Reasons to procrastinate your spring garden

Don't start your spring cleaning too early! If you're anything like me, you're probably looking for reasons to procrastinate cleaning. Well, look no further, because there is one important reason you should wait.

Do you ever wonder where pollinators go in the winter? They're most likely still in your garden! Many bees, butterflies, moths, and other insects hide through the winter in dead plants. Some pollinators overwinter as larvae, while others are brave enough to overwinter as adults. The caterpillars of moths and butterflies roll themselves in dead leaves or burrow inside of branches. Adults typically find somewhere dry and safe (usually around plant debris) to ride out the winter, and then emerge once warmer spring temperatures arrive. 

Butterflies, moths, and caterpillars survive the cold temperatures by entering diapause, a hibernation-like state. Their bodies create an excess of glycerol, which serves a similar purpose as antifreeze. This allows them to tough out cold temperatures, and even a little snow! The air temperature, time since last freeze, and daylight length all contribute to when they wake up from their slumber.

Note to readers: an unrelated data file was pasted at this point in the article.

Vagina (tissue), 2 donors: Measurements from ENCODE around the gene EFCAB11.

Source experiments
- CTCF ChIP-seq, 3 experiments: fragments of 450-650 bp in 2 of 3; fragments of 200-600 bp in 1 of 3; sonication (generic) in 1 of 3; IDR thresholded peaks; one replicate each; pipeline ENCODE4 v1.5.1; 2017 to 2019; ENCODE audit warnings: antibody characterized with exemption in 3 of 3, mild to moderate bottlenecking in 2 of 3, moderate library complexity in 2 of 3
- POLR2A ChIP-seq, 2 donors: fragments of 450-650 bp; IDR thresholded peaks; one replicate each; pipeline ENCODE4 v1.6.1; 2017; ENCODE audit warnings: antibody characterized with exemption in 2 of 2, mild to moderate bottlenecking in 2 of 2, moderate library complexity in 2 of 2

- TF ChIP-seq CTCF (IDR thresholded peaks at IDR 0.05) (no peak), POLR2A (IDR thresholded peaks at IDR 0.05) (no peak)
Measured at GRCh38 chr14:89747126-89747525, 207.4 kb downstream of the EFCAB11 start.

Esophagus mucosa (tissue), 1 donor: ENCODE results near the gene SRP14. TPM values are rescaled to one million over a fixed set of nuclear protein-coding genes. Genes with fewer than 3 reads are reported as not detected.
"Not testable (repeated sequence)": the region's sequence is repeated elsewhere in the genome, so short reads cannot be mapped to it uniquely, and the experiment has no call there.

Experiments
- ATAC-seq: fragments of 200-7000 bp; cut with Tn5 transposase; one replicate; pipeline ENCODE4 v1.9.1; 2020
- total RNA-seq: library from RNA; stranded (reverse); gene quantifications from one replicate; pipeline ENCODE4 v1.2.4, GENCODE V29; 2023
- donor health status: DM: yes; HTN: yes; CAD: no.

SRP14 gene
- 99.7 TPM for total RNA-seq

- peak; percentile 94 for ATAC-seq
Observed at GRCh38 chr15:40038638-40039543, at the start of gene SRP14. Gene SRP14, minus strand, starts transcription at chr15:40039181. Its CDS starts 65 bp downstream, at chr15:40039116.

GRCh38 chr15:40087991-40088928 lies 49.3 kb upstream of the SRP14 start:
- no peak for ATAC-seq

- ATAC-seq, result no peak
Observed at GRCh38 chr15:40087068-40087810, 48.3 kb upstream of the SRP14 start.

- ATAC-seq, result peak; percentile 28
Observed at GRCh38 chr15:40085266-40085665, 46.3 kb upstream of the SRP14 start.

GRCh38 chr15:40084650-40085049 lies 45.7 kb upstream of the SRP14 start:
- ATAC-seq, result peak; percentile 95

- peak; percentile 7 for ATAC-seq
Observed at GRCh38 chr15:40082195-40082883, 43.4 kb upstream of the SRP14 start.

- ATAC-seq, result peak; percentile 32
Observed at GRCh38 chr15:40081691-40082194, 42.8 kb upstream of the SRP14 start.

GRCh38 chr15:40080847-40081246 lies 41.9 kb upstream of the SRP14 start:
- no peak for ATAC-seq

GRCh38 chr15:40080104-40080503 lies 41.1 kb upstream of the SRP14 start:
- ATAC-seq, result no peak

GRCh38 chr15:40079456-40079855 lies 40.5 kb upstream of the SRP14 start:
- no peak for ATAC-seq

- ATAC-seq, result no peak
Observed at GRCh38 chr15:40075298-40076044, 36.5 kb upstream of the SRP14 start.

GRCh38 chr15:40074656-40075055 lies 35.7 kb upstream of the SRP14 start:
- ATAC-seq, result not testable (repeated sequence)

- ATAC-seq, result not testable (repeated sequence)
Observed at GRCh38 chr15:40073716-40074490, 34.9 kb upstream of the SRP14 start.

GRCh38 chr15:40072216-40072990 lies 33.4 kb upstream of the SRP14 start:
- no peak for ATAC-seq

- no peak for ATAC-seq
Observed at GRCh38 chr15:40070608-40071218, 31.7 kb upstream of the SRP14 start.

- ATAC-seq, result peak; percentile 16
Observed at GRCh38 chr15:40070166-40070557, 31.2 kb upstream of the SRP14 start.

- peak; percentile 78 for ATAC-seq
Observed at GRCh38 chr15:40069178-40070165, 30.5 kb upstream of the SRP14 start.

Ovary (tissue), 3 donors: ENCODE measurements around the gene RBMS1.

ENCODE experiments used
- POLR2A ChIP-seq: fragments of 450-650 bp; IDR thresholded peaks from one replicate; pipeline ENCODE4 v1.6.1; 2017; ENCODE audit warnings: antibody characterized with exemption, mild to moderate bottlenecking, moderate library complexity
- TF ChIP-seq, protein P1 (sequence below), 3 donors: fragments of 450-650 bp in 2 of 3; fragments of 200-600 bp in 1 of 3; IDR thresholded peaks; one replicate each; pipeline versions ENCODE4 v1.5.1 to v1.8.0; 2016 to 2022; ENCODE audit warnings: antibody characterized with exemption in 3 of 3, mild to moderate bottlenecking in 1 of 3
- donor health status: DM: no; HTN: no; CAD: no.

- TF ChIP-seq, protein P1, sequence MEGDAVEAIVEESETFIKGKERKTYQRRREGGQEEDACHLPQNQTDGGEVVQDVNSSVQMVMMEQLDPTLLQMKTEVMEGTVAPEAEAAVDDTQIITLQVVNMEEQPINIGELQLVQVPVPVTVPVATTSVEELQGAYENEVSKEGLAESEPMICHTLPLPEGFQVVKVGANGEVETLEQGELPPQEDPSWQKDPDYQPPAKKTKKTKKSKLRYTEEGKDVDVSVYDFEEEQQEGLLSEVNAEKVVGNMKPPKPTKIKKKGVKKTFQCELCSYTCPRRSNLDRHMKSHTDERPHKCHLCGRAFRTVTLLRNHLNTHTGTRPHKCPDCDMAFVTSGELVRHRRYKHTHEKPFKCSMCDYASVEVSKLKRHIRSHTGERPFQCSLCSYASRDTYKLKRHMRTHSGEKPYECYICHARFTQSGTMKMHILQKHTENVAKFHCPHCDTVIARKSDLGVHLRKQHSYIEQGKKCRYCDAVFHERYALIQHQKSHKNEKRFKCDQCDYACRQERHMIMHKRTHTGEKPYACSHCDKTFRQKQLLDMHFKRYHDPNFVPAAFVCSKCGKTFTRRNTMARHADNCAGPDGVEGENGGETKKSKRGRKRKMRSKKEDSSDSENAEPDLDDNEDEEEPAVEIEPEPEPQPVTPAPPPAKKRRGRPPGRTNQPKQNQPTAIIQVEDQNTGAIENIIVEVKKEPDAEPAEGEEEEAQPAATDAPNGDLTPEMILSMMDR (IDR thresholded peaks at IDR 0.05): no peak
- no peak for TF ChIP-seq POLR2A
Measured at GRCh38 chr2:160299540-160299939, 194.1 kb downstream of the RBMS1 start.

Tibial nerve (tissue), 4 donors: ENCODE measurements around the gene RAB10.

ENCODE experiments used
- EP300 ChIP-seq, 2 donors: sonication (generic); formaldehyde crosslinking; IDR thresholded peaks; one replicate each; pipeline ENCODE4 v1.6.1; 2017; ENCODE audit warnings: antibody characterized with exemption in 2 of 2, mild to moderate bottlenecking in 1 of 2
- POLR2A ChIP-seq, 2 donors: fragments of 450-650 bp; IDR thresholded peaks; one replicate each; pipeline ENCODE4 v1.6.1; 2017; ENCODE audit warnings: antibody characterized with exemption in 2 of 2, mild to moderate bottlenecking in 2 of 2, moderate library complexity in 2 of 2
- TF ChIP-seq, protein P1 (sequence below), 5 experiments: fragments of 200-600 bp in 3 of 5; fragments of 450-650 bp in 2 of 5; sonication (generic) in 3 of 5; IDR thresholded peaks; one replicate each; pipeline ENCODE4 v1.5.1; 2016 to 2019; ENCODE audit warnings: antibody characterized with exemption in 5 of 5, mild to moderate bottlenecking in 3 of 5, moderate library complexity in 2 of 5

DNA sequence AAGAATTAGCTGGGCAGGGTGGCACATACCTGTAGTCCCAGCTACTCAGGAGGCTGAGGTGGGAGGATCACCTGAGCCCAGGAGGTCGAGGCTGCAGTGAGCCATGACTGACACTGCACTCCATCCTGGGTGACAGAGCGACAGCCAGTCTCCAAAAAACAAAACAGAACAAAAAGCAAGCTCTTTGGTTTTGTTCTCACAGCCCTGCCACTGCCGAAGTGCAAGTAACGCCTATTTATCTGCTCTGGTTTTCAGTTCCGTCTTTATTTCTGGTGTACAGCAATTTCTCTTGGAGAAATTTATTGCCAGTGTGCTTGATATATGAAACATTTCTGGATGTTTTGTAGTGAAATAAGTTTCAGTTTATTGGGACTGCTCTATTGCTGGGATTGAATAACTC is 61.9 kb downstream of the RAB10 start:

While we may be ready to enjoy the new season and warmer temperatures in the garden, not all the pollinators are ready. Trimming and removing dead stems and leaves too early in spring can disturb your snoozing pollinators. Here in Michigan, it's still too soon to remove debris. We even discovered a chrysalis on an Itea branch outside our office just this week.

Wait to remove any plant litter from your garden until daily temperatures are reliably above 50 degrees. However, if you want to get a head start, you can still trim your plants and store debris in piles in your garden. Protect this year's butterflies, moths, and other pollinators by giving them extra time to hit snooze. They'll reward you throughout the season by continuing the lifecycle of your flowers. 

Pile of plant debris in a garden

If you have questions, let us know! Comment your questions below or reach out through our contact us page. We have a team of horticulturalists who are here to help!